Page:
Again, PDP pulls back from the brink

After the shameful reluctance to reconcile, the basket-case that is the Ali Modu-Sheriff faction of the Peoples Democratic Party, PDP, was, last week, humiliated by the Supreme Court with a verdict that the Ahmed Makarfi Caretaker Committee of the party is vested with the legal headship of the embattled opposition entity. This brings an air of finality to the over 12-month leadership crisis that has rocked the party.   However, the  maddening incongruity, which led to the initial  acceptance of Sheriff as national chairman of the PDP, is symptomatic of the imposition malaise that runs deep in the culture of leaders of the party, and which caused it to lose, woefully, power at the polls in 2015.   Now that it has been offered another chance at sobriety, it has become the lot of leaders and members to avail  Nigerians the needed opportunity of a virile opposition, just so democracy, and not cabalistic manipulation, can thrive.

PDP and its colour flags

By Jide Ajani

Shambolic!   That best explains how it was going to tumbledown.   At least, before and even after the Supreme Court gave its judgment last Wednesday.

It was not the first time some leaders of the Peoples Democratic Party, PDP, would opt to misbehave in public.   But it was the first time its misbehaviour would not needlessly overheat the polity because, unlike in the past when it constituted the federal government – it ceased to enjoy that luxury since Muhammadu Buhari of the All Progressives Congress, APC, became President and Commander-in-Chief – its crisis since over a year ago was in its unfamiliar toga of an opposition party.

After the political sorcery that unexpectedly produced Ali Modu-Sheriff as its national chairman, with the gadfly of a politician attempting to dominate his environment, it took a few surreptitious moves to expose his real intentions.   And that was when trouble started.

Therefore, a national convention of the party slated for Port Harcourt, Rivers State, in June last year, turned into a fiasco.

Firstly, it was suspected that Sheriff would hijack the  convention.

Those suspecting Sheriff were the selfsame people who introduced him to and imposed him on the party.

Sheriff’s defence

With conflicting court orders flying around, Sheriff chose a convenient order to obey and, therefore, canceled the convention.

But those opposed to Sheriff  went ahead with the convention any way and instituted a caretaker committee to take over the affairs of the party.   Some governors, led by Ayo Fayose of Ekiti State and Nysome Wike of Rivers State, as well as legislators and Board of Trustee members, did not want Sheriff.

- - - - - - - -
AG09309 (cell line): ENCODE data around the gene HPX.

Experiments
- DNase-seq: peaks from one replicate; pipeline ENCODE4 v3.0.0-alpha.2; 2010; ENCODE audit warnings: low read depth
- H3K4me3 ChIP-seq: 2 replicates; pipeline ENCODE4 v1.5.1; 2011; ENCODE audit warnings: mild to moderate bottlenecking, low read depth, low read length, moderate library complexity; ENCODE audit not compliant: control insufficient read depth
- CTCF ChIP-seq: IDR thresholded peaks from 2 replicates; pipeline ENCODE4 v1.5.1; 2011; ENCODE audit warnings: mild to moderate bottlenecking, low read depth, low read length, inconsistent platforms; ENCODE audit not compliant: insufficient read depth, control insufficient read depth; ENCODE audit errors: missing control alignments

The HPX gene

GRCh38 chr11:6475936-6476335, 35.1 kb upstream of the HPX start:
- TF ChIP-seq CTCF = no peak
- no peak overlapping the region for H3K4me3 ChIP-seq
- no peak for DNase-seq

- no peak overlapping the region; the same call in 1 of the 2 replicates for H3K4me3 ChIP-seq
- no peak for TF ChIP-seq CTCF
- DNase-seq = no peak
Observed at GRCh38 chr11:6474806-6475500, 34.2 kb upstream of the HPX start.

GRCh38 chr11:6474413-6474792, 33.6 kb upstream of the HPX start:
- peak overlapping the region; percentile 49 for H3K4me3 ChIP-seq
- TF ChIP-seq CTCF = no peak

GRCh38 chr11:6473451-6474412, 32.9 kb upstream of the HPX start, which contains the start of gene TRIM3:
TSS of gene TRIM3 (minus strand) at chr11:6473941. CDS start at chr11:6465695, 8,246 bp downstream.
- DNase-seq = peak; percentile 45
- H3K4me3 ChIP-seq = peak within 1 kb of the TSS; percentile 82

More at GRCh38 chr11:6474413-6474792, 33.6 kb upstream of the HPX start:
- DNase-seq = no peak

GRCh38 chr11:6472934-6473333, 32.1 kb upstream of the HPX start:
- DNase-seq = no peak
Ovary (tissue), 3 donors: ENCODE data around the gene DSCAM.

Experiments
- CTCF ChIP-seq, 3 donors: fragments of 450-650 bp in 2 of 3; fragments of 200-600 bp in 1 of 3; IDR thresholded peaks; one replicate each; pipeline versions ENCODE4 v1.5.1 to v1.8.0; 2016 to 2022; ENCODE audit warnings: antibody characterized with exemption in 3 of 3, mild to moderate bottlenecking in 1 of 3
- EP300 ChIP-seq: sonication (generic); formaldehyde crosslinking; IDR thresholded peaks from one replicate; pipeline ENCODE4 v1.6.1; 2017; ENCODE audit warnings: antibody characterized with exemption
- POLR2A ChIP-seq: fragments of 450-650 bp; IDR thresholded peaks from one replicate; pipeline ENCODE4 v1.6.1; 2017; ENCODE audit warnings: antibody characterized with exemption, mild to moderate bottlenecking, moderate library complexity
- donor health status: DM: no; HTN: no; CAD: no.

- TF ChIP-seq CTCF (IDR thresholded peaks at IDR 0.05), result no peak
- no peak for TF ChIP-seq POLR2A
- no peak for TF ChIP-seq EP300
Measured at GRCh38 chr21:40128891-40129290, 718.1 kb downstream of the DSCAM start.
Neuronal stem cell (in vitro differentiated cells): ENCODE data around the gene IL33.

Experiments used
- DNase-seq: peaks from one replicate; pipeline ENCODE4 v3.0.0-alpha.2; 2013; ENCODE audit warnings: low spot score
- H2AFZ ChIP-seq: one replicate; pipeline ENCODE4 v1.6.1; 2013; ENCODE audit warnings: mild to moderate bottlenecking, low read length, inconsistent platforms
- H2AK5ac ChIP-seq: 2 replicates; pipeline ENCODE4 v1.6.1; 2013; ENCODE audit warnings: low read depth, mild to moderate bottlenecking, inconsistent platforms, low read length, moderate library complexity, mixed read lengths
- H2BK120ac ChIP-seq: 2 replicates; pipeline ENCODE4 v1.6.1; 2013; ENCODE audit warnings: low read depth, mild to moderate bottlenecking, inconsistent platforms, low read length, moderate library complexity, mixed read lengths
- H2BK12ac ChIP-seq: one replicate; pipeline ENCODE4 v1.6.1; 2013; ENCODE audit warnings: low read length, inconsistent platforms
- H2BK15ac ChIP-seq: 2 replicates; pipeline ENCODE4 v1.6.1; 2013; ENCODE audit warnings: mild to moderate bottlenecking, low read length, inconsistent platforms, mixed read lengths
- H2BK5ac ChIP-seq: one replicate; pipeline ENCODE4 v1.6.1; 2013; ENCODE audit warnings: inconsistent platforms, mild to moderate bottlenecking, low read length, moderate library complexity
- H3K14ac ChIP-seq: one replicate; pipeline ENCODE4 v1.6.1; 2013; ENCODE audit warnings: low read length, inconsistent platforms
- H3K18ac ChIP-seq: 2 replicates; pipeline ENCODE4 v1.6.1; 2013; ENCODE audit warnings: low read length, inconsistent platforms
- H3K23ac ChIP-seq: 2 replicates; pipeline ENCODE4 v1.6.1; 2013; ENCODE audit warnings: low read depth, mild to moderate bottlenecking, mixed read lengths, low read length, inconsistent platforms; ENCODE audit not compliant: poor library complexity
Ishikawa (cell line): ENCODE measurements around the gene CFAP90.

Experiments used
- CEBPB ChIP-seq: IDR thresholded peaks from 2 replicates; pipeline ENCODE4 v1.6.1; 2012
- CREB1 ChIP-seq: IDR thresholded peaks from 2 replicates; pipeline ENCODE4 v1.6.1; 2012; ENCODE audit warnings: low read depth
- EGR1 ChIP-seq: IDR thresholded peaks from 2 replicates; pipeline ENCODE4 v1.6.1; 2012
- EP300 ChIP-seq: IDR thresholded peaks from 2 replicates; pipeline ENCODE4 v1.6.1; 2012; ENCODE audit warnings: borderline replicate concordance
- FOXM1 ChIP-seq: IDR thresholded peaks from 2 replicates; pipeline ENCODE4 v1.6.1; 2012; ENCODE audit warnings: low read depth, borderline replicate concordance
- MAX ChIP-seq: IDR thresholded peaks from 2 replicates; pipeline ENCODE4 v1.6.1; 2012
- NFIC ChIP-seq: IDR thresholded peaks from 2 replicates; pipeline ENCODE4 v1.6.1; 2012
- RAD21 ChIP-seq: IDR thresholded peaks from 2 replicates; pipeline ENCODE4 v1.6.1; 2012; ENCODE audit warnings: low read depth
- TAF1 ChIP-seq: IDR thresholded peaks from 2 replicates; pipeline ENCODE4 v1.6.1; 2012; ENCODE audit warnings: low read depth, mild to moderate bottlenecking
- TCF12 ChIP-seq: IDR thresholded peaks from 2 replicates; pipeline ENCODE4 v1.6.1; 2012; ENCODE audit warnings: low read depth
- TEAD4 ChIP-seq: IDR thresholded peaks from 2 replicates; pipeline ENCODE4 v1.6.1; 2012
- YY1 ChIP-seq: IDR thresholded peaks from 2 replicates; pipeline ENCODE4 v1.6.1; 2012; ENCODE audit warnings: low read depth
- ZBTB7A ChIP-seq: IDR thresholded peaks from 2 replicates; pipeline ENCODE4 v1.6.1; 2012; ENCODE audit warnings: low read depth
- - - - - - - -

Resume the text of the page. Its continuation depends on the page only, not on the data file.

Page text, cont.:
Ahmed Gulak, speaking in  defence of the position of the Sheriff faction, insisted, at that time, that “there is no provision for caretaker committee in our party constitution.   You  don’t run the constitution by your desires or wishes; you run the party by the constitution.   In the  first place, when we were in Port Harcourt, the party was restrained from  conducting election into three offices – the national chairman, national secretary and national auditor.   The Order was given by a Federal High Court in Lagos on May 12, 2016.  Another Federal High Court, Lagos, issued an Interim Order on May 24, specifically directed the Inspector General of Police to provide security for Sheriff to carry out his duties as the national chairman.  On May 16, 2016, an Abuja High Court gave what the Sheriff faction described as a final judgment in a case filed by Etiaba, against the PDP.   The judgment was clear that the offices of 17 officers of the party was not vacant until 2017.”

Because the Orders could not be vacated by the end of the week  preceding the Port Harcourt convention of the party, Sheriff, in his wisdom,  claiming to obey what was termed a  “lawful court order”, and in his assumed capacity as the only person who could chair the national convention of the party, suspended the convention, pending when the issues in court would be sorted out.   He reportedly met with some members of the NWC whereupon the suspension of the convention was decided.

That seems very reasonable and plausible.

Sheriff (and his co-travellers) continued to insist that the establishment of a caretaker committee for the PDP at the Port Harcourt convention of the party was a fool’s errand which had no justification in the face of the party’s constitution.

In fact, Gulak explained that  “  n Order Exparte was obtained from a Port Harcourt High Court by the sponsors of the caretaker committee – the latter being a creation of the national convention that still went ahead.   The Exparte Order sought to restrain Sheriff from parading himself as national  chairman of the party.   An  Exprrte Order, lapses after 14days –  Order 26, Rules 12(1)(2), Federal High Court Rules, 2009.”